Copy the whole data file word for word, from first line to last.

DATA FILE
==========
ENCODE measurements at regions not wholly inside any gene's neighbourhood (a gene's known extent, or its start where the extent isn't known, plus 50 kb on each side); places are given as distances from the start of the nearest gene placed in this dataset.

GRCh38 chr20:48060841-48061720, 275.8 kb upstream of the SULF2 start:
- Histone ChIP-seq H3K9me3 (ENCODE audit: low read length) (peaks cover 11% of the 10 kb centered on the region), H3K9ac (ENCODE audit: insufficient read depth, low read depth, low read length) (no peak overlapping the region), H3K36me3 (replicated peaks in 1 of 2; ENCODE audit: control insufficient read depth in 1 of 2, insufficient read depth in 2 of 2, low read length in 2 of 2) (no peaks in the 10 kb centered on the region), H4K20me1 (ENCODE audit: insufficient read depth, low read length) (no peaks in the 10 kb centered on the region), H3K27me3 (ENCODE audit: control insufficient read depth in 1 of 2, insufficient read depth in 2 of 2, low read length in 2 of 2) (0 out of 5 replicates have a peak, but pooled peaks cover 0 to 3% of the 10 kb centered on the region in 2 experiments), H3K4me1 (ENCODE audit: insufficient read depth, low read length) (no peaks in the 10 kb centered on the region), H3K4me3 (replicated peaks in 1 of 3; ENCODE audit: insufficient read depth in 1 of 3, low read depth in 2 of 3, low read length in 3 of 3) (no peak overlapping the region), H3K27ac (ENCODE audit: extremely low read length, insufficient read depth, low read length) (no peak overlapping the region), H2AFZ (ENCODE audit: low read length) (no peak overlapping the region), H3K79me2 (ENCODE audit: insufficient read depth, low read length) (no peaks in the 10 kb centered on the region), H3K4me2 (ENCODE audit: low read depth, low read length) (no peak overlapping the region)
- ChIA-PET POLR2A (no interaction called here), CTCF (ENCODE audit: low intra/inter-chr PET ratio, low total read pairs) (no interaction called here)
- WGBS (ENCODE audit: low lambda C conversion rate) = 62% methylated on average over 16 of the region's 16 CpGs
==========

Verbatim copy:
ENCODE measurements at regions not wholly inside any gene's neighbourhood (a gene's known extent, or its start where the extent isn't known, plus 50 kb on each side); places are given as distances from the start of the nearest gene placed in this dataset.

GRCh38 chr20:48060841-48061720, 275.8 kb upstream of the SULF2 start:
- Histone ChIP-seq H3K9me3 (ENCODE audit: low read length) (peaks cover 11% of the 10 kb centered on the region), H3K9ac (ENCODE audit: insufficient read depth, low read depth, low read length) (no peak overlapping the region), H3K36me3 (replicated peaks in 1 of 2; ENCODE audit: control insufficient read depth in 1 of 2, insufficient read depth in 2 of 2, low read length in 2 of 2) (no peaks in the 10 kb centered on the region), H4K20me1 (ENCODE audit: insufficient read depth, low read length) (no peaks in the 10 kb centered on the region), H3K27me3 (ENCODE audit: control insufficient read depth in 1 of 2, insufficient read depth in 2 of 2, low read length in 2 of 2) (0 out of 5 replicates have a peak, but pooled peaks cover 0 to 3% of the 10 kb centered on the region in 2 experiments), H3K4me1 (ENCODE audit: insufficient read depth, low read length) (no peaks in the 10 kb centered on the region), H3K4me3 (replicated peaks in 1 of 3; ENCODE audit: insufficient read depth in 1 of 3, low read depth in 2 of 3, low read length in 3 of 3) (no peak overlapping the region), H3K27ac (ENCODE audit: extremely low read length, insufficient read depth, low read length) (no peak overlapping the region), H2AFZ (ENCODE audit: low read length) (no peak overlapping the region), H3K79me2 (ENCODE audit: insufficient read depth, low read length) (no peaks in the 10 kb centered on the region), H3K4me2 (ENCODE audit: low read depth, low read length) (no peak overlapping the region)
- ChIA-PET POLR2A (no interaction called here), CTCF (ENCODE audit: low intra/inter-chr PET ratio, low total read pairs) (no interaction called here)
- WGBS (ENCODE audit: low lambda C conversion rate) = 62% methylated on average over 16 of the region's 16 CpGs